Long-term Connections 2011-2012
Fundación Germán Sánchez Ruipérez focusing on the dissemination of book and reading culture.
To investigate the role played by cultural centres in rural areas against the current background of changing cultural, work and leisure behaviour
Banana Asylum, comprising Leili Sreberny-Mohammadi and Madeleine Hodge, both of whom are interested in the intersection between artistic and anthropological practice. Their working tools include performance, photography, video and performance art.
The Sociocultural Development Centre (SDC) of the Fundación Germán Sánchez Ruipérez, located in Peñaranda de Bracamonte (Salamanca), currently carries out important work on disseminating culture. But it realises that the future is uncertain because of changing cultural, work and leisure behaviour that is basically occurring as the result of developments in and access to new technologies. Libraries, art galleries, auditoriums and classrooms are having to confront “cloud culture”, an increasingly widespread streaming culture. When the Peñaranda de Bracamonte SDC decided to undertake an improbable project, it had already been working in rural areas for 22 years, attempting to reconcile cultural consumption through the Internet with a physical meeting space.
Consequently, the improbable project was focused on investigating what role would be played by cultural centres in rural areas, as well as ascertaining what skills people managing these spaces should have.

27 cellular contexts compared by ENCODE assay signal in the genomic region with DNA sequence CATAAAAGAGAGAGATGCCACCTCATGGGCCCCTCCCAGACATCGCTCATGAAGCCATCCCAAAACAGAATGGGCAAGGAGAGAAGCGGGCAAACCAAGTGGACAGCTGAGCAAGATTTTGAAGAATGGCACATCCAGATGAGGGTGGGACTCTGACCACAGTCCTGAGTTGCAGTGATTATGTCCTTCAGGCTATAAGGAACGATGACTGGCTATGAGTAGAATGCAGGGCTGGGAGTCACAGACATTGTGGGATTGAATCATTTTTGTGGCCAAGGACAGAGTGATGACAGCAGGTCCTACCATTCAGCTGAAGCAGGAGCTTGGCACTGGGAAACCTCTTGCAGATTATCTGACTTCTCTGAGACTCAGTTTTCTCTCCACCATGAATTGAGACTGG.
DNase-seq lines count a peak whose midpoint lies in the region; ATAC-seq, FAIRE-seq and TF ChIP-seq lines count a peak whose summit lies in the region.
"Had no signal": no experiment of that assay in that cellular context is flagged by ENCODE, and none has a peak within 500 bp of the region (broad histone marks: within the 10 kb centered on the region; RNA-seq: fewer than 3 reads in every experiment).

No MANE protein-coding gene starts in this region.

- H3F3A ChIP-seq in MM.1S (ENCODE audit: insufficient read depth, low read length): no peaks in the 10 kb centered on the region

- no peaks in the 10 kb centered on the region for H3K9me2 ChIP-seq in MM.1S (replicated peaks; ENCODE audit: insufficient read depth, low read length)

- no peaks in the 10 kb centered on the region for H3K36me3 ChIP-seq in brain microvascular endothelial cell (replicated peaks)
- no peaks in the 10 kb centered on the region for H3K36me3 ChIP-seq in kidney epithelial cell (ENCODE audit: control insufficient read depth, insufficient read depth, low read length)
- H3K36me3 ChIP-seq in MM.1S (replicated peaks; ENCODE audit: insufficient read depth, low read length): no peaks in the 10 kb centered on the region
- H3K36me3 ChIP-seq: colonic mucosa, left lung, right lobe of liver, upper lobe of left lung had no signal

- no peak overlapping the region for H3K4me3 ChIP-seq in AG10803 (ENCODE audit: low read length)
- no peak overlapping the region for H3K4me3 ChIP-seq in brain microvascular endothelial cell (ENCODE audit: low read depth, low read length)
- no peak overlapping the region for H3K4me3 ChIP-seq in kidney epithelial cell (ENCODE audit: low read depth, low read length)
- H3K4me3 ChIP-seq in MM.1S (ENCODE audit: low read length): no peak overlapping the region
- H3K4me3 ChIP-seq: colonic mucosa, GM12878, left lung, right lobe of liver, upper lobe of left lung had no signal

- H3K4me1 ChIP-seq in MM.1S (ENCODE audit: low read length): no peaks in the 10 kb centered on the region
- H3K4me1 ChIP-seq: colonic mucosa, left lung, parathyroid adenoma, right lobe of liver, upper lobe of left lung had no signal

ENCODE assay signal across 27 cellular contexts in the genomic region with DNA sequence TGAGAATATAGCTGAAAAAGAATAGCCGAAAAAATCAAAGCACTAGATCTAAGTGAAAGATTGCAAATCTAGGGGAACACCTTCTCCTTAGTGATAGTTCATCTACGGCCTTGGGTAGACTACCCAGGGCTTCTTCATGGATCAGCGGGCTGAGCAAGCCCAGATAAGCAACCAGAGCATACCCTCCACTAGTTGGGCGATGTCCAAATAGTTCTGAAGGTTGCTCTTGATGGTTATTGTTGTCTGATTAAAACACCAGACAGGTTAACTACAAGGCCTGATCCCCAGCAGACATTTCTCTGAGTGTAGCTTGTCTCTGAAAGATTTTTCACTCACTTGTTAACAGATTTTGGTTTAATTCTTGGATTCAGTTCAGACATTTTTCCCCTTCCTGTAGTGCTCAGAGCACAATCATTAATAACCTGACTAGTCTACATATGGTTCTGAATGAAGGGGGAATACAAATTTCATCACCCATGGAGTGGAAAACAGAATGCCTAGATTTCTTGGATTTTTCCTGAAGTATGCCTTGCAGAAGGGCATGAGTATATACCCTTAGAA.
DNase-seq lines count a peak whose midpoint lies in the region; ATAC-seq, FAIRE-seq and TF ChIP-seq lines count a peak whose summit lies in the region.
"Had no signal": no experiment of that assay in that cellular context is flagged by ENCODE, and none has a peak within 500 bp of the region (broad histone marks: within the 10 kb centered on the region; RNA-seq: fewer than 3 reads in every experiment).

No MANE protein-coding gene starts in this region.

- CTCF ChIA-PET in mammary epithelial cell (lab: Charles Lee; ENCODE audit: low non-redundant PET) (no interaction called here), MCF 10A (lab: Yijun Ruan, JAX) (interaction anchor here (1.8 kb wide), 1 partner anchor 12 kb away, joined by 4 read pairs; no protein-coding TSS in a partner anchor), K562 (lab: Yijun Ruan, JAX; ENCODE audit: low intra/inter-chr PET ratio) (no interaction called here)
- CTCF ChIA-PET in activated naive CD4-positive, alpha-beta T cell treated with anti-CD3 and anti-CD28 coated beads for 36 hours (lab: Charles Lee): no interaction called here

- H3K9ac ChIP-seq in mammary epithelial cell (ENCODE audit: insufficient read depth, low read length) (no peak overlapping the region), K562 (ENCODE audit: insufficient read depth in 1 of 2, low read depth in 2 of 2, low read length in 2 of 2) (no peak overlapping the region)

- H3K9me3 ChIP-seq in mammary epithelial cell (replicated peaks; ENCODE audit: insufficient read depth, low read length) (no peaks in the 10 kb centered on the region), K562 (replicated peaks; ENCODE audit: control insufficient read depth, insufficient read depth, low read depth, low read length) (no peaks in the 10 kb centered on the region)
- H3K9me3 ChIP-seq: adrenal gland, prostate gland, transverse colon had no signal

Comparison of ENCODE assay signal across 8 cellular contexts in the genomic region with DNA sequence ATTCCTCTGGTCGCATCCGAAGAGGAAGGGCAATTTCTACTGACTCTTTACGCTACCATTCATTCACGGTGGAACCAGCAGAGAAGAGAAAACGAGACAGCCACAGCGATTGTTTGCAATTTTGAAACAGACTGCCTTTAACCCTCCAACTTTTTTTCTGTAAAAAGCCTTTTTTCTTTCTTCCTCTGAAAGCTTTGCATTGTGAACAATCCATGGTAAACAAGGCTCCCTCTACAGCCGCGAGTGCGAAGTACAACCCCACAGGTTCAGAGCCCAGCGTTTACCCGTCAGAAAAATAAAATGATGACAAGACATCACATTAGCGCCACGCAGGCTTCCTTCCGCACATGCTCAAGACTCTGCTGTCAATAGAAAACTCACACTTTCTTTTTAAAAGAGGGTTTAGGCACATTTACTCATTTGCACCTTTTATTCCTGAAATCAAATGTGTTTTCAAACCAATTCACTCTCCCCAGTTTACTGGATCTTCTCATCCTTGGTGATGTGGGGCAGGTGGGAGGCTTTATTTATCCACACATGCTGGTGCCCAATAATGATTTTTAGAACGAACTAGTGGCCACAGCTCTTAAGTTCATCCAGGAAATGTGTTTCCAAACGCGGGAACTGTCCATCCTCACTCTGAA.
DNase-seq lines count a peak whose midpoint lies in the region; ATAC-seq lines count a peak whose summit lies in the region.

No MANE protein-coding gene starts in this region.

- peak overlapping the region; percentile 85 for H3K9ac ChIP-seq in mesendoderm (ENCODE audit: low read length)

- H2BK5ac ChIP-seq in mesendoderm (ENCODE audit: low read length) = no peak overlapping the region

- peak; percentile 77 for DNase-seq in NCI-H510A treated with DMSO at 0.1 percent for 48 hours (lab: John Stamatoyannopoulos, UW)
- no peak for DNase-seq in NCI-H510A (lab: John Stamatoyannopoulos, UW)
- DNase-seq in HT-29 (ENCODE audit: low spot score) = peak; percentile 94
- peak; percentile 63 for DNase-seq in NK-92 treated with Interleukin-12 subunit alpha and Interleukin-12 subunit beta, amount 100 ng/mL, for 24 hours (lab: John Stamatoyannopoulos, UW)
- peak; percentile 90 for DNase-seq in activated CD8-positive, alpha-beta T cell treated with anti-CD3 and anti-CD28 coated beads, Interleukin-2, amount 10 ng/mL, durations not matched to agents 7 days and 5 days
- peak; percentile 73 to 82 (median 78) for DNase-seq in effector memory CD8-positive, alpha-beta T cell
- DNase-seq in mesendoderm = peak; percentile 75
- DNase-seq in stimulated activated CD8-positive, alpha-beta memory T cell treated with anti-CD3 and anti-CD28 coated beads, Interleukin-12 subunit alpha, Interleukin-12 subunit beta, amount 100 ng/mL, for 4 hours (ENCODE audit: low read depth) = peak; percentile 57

Importance for the community
The project presented by the Banana Asylum artists was called "In the cloud" and was initially based on anthropological research on the nature and importance of the cultural centre for the people in the community.
The project set itself the aim of confronting the challenges posed today by cultural consumption and experimenting with new models of cultural, physical and virtual spaces. The collaboration between Conexiones improbables and Banana Asylum led to broader viewpoints – and also methodologies. Thus, a new approach was chosen that combined art, anthropology and technology, as well as the active involvement of the community in Salamanca.
A cultural centre for breathing
The team involved in the improbable project comprised 20 people and included professionals with academic training in philosophy, history, library and information science, education, fine arts, music, computers and technology, professionals with extensive experience in cultural programming, the promotion of reading and education.
The project led to a profound uneasiness in the team due to the challenge they were going to face. The concern was channelled through a process of slow innovation that led to its assimilation and resulted in various degrees of involvement and participation in the proposed activities. These activities helped to visualise the project and reveal very enriching individual contributions. It was a time for design and implementation, in which the community also became involved, both users and non-users, ultimately inviting them to connect to the cloud to converse, understand and create culture together.
The Sociocultural Development Centre is a cultural centre in transit that is already committed to becoming a centre for breathing. It has glimpsed what it wants to be and is defining the concepts that will describe it. In short, it is preparing to make the great leap.
Centros Culturales en la Niebla, a challenge to overcome.